How to Make Your Home More Energy Efficient


According to the Urban Green Council (UGC), buildings in the U.S. account for about 48% of the overall energy and 75% of the electricity consumption in the country. The plants that produce this energy are not only bad for the environment but our health as well. When a building is poorly operated and maintained, it cost more to operate that building. But if the building is operated and maintained properly, we reduce our utility cost, the number of power plants we need, and our impact on our environment. 

The Ways We Waste Energy in Your Home

Many of our homes have been built poorly and waste energy in many different ways. Some of the most common reasons our homes waste energy are: 

Poorly Performing Building Envelopes: The building envelope consists of the foundation, exterior walls, roof, windows, and doors. Holes in the envelope allow excessive and uncontrolled amounts of heat and air to pass in and out of the building. 

Inefficient Lighting: About  25% of the electricity used in our homes is for lighting. Needlessly high-powered over lit areas and older lamps and ballasts can waste substantial energy. 

Oversized or Undersized HVAC systems: Oversized units provide too much heating and cooling, making occupants uncomfortable. Oversized units also turn on for very short periods of time, or short cycle, causing unnecessary stress to the systems leading to decreased life spans. The opposite happens to undersized systems that have to work harder than they were designed, causing them to burn out quickly.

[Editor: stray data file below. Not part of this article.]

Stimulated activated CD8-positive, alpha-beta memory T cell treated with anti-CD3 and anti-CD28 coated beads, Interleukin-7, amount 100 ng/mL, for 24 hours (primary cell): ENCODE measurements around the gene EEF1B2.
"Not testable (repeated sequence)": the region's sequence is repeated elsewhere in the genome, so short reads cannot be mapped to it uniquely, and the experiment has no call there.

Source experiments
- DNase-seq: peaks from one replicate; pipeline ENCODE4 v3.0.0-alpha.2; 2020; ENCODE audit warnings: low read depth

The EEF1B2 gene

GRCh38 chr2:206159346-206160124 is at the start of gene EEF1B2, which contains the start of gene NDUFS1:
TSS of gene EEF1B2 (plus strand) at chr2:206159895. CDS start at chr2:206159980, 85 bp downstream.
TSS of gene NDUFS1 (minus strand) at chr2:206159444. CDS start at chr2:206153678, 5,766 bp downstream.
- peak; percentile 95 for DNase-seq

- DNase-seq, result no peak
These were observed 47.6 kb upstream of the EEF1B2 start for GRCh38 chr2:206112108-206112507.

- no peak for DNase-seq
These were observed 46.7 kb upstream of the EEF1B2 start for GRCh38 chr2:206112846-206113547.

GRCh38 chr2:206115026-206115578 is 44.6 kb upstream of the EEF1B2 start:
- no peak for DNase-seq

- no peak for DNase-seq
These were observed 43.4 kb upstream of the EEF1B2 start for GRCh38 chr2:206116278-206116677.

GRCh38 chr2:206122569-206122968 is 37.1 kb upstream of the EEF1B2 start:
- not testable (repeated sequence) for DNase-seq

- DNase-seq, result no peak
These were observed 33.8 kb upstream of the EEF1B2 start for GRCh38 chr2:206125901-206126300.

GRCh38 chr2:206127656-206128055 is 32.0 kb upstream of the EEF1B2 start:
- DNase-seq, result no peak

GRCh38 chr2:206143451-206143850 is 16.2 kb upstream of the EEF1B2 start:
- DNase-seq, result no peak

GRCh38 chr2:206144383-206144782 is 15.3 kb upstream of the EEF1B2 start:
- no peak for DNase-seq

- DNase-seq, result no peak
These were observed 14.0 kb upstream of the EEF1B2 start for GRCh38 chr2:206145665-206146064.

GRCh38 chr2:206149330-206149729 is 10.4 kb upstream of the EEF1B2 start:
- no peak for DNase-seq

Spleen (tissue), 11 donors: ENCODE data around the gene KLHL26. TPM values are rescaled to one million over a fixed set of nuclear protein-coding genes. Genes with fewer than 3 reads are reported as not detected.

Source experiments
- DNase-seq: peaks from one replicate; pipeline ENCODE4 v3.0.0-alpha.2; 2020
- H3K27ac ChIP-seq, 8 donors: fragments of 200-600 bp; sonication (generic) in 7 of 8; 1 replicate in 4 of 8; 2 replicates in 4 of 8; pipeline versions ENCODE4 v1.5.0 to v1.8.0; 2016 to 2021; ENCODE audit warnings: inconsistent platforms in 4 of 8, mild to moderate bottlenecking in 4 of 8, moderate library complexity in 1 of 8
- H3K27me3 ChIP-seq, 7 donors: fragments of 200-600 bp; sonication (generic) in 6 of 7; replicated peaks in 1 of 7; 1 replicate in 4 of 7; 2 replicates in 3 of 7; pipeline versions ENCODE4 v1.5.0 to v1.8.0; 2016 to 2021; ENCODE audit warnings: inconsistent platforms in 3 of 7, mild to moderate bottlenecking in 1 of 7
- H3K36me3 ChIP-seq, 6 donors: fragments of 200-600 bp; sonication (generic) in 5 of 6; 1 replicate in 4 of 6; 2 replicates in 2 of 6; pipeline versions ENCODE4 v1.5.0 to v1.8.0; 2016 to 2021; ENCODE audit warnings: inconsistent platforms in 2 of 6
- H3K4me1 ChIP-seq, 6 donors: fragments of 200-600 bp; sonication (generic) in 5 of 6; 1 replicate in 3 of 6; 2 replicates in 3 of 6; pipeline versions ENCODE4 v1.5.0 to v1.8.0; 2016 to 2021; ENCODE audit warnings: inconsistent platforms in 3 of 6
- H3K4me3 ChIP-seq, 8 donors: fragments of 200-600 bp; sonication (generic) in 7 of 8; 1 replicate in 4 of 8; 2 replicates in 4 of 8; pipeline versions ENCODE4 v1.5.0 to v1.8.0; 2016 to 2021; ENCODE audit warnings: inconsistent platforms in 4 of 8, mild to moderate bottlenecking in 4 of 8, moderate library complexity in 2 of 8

The Building Not Being Operated as Designed: Improper operation of building systems can lead to unnecessary energy waste. For instance, if a home has an automatic lighting system and it isn’t set properly, the lights could stay on all the time, defeating the purpose of having automatic lighting. 

Lack of Monitoring and Management of Plug Loads: Having large amounts of plug-in devices such as computers, televisions, and other electronics can cause our homes to use more energy than anticipated. Monitoring your plug loads can help reduce wasted energy and help meet your energy-saving goal.  

Ways to Reduce Energy Demand in Your Home

Using the ways we waste energy at home as our guide. These are some of the ways you can reduce your energy demand at home. Some of these energy-saving actions require certified professional help and can be expensive to perform, while other actions can easily be done by you for under $100, and depending on where you live some of these actions can be completed for free or put money back in your pocket instantly.

High-Performance Building Envelope: The envelope of our home is the largest building system with the most impact on how much energy is used. When the envelope is properly designed and tightly constructed it prevents outside air from getting in and slows conditioned air leaking out, allowing occupants to better control indoor temperature. It also prevents moisture from getting in, preventing damage from water vapor. 

There are many ways to assess the tightness of your home’s envelope. Two popular methods are Infrared photography and performing a blower door test. Infrared photography allows you to see how much heat is being lost on a cold day. Colder spots show up as blue in the photo and hotter spots show up red and yellow. The bluer the home the better the insulation, the lower the energy demand. A blower door test measures the amount of airflow through the cracks of a home to determine how leaky the envelope is, by using a powerful to suck the air out of a building. Both tests are important for determining envelope performance and are becoming more widespread.